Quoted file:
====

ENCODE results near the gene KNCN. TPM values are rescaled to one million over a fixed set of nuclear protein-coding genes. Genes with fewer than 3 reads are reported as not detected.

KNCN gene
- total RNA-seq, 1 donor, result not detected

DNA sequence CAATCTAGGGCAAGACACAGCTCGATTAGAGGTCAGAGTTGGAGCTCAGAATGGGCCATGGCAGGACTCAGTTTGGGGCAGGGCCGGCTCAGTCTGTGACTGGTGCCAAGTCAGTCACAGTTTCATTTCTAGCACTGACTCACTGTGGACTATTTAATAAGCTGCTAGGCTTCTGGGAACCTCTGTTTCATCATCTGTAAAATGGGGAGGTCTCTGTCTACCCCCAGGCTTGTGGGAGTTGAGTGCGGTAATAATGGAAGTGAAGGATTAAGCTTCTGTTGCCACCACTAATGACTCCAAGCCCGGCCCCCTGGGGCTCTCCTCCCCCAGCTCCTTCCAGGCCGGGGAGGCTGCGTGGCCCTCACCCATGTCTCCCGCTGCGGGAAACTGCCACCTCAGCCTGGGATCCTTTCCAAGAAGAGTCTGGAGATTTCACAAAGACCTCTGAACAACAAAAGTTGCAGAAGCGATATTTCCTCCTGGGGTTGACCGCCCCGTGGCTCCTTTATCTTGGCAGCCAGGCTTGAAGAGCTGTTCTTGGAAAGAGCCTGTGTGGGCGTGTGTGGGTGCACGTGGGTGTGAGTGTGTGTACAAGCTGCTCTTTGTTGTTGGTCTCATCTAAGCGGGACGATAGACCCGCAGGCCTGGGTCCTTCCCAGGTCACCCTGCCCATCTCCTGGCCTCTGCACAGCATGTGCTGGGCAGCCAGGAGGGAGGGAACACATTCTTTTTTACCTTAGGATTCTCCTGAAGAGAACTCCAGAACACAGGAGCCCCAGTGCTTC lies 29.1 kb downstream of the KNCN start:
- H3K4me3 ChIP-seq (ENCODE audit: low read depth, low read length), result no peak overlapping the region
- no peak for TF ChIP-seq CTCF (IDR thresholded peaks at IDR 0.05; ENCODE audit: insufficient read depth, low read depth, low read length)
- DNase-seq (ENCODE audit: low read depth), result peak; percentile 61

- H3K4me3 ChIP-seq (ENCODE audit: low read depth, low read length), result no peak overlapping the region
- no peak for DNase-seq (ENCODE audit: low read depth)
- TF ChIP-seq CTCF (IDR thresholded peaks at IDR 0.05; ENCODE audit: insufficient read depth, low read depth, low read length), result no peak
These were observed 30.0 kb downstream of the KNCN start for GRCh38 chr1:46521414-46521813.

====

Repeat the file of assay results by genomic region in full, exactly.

ENCODE results near the gene KNCN. TPM values are rescaled to one million over a fixed set of nuclear protein-coding genes. Genes with fewer than 3 reads are reported as not detected.

KNCN gene
- total RNA-seq, 1 donor, result not detected

DNA sequence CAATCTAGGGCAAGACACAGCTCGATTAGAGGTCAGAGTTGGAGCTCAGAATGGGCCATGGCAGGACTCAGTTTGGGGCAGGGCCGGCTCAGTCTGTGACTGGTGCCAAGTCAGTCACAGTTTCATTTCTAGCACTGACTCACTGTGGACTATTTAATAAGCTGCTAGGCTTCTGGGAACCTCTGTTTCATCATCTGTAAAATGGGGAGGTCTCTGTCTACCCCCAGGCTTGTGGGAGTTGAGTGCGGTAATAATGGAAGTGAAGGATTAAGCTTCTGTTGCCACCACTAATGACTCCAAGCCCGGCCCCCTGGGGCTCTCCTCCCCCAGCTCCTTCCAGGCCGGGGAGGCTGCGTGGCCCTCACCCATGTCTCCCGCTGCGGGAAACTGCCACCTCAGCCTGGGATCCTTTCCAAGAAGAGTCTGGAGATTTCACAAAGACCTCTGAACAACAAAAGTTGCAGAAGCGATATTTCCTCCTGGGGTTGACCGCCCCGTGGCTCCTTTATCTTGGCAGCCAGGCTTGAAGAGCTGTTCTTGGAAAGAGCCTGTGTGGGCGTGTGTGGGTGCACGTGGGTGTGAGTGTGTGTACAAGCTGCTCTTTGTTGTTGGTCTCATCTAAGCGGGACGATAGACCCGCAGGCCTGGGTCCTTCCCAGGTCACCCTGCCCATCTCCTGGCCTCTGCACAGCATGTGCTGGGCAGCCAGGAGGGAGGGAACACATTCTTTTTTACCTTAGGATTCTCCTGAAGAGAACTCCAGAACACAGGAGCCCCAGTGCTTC lies 29.1 kb downstream of the KNCN start:
- H3K4me3 ChIP-seq (ENCODE audit: low read depth, low read length), result no peak overlapping the region
- no peak for TF ChIP-seq CTCF (IDR thresholded peaks at IDR 0.05; ENCODE audit: insufficient read depth, low read depth, low read length)
- DNase-seq (ENCODE audit: low read depth), result peak; percentile 61

- H3K4me3 ChIP-seq (ENCODE audit: low read depth, low read length), result no peak overlapping the region
- no peak for DNase-seq (ENCODE audit: low read depth)
- TF ChIP-seq CTCF (IDR thresholded peaks at IDR 0.05; ENCODE audit: insufficient read depth, low read depth, low read length), result no peak
These were observed 30.0 kb downstream of the KNCN start for GRCh38 chr1:46521414-46521813.